Costs can be classified on the basis of business function, product vs. period cost, cost objective etc. Costs on the Basis of Business Function • Manufacturing costs – “All costs needed to acquire basic materials from a supplier and convert them into finished products” (Helmkamp, 1990, p. 36) • Selling costs – “All costs incurred to market and deliver finished products” (Helmkamp, 1990, p. 36) • Administrative costs – “All costs needed for the general management of the organization” (Helmkamp, 1990, p. 36) e. g. executive salaries, office supplies etc. Product and Period Costs
• Product costs – All costs needed to acquire or develop inventory that is ready for sale. For a manufacturing enterprise, these costs would include raw material costs, direct labor costs etc. For a merchandising enterprise, product cost is the cost of inventory purchased for sale. A service enterprise would however have no product cost as it does not maintain inventories for sale or resale. • Period costs – All costs incurred over a specific time period that are not directly related to the acquisition or development of a saleable product. For example, sales commission.
Costs on Basis of Cost Objective • Direct costs – All costs that can be traced to a specific cost objective . For example in a manufacturing enterprise, finished goods can be a cost objective. The costs of raw materials used in the production of a finished good are direct costs. • Indirect costs – A cost that is incurred for multiple cost objectives. For example, the rent on a building that houses several departments. Indirect costs are then allocated on some allocation base. Other Cost Categories Costs can be categorized on several other basis as well.
These include: • Variable and Fixed costs – Variable costs are those that vary proportionately with some measure of business activity while fixed costs remain constant over a wide range of activity or over a given period. For example, cost of raw material required in production is a variable cost while the rent on factory building is a fixed cost. • Controllable and Uncontrollable costs – A controllable cost is one that can be regulated by a manger over a given time period while an uncontrollable cost is one which is beyond the authority or influence of a manager.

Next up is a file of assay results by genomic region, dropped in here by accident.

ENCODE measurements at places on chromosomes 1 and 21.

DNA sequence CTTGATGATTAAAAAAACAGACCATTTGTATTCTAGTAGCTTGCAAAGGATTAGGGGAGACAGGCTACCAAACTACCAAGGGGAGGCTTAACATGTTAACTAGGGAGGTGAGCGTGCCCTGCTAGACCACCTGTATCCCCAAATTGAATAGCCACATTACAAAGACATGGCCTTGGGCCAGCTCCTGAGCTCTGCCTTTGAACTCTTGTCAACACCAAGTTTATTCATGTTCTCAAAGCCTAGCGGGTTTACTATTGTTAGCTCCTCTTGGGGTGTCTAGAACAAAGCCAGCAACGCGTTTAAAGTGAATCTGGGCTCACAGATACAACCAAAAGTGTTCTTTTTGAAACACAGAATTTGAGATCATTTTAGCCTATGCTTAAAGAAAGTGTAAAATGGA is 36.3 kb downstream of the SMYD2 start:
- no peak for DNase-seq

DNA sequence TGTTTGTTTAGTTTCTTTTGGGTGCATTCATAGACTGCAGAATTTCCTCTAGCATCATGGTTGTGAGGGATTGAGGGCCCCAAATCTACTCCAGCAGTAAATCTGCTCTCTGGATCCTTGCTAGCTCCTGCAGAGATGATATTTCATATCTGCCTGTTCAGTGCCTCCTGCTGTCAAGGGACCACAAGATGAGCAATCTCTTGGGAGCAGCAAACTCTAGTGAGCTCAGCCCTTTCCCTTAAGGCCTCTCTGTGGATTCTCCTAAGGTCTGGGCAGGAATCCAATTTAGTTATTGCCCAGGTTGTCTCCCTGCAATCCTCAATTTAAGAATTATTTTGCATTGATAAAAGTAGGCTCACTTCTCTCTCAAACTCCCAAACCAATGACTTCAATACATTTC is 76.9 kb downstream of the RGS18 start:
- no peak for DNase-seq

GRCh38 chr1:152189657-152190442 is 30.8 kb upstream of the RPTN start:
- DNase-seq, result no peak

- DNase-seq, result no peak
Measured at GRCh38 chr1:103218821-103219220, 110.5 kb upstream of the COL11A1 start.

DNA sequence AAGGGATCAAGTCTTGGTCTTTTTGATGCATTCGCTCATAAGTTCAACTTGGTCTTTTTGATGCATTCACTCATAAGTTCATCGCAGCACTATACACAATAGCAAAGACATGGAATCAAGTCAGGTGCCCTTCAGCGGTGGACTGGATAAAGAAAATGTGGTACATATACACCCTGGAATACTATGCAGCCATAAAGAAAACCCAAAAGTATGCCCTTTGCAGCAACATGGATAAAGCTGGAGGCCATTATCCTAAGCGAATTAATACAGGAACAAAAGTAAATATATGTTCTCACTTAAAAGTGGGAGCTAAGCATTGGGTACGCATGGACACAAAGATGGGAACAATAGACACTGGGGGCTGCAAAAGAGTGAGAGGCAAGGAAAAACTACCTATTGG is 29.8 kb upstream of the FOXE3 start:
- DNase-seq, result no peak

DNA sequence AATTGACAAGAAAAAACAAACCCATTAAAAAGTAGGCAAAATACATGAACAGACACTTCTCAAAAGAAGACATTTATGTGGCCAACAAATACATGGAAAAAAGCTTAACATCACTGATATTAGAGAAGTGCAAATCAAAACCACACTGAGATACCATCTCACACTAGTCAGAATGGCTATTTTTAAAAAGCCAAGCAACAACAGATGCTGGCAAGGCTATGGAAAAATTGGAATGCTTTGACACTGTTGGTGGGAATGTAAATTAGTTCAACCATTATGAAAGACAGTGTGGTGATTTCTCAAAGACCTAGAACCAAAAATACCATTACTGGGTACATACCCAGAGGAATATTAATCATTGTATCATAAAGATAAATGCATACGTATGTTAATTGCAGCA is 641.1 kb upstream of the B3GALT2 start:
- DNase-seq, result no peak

• Relevant and Irrelevant cost – “A relevant cost is a future expected cost that will differ depending on the alternative selected in a specific situation” (Helmkamp, 1990, p. 53). An irrelevant cost is one that is the same for all alternatives. For example if the cost of direct material used is different for two machines, one of which has to be bought, then direct material cost is a relevant cost. If both machines use up the same amount of direct material, then it is an irrelevant cost.
Helmkamp, J. G. (1990). Managerial Accounting (2nd ed. ). John Wiley & Sons Inc. Titard, P. L & DiGregorio, D. W. (2003). The Changing Landscape of Accounting Standards Setting. The CPA Journal. Retrieved March 15, 2008, from http://www. nysscpa. org/cpajournal/2003/1103/features/f111803. htm Lam, M. (2006). Managerial accounting and continuous improvement initiatives: a retrospective and framework. Journal of Managerial Issues. Retrieved March 16, 2008, from http://www. allbusiness. com/management-companies-enterprises/1184180-1. html